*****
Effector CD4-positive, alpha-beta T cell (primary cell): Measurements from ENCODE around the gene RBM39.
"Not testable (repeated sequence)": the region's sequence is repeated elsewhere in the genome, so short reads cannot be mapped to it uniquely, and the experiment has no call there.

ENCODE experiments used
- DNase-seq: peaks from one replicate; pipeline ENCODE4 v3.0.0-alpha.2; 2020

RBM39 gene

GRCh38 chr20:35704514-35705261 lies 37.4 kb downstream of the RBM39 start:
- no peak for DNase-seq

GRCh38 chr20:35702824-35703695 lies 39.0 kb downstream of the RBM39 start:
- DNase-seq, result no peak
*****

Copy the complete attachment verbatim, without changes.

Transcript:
Effector CD4-positive, alpha-beta T cell (primary cell): Measurements from ENCODE around the gene RBM39.
"Not testable (repeated sequence)": the region's sequence is repeated elsewhere in the genome, so short reads cannot be mapped to it uniquely, and the experiment has no call there.

ENCODE experiments used
- DNase-seq: peaks from one replicate; pipeline ENCODE4 v3.0.0-alpha.2; 2020

RBM39 gene

GRCh38 chr20:35704514-35705261 lies 37.4 kb downstream of the RBM39 start:
- no peak for DNase-seq

GRCh38 chr20:35702824-35703695 lies 39.0 kb downstream of the RBM39 start:
- DNase-seq, result no peak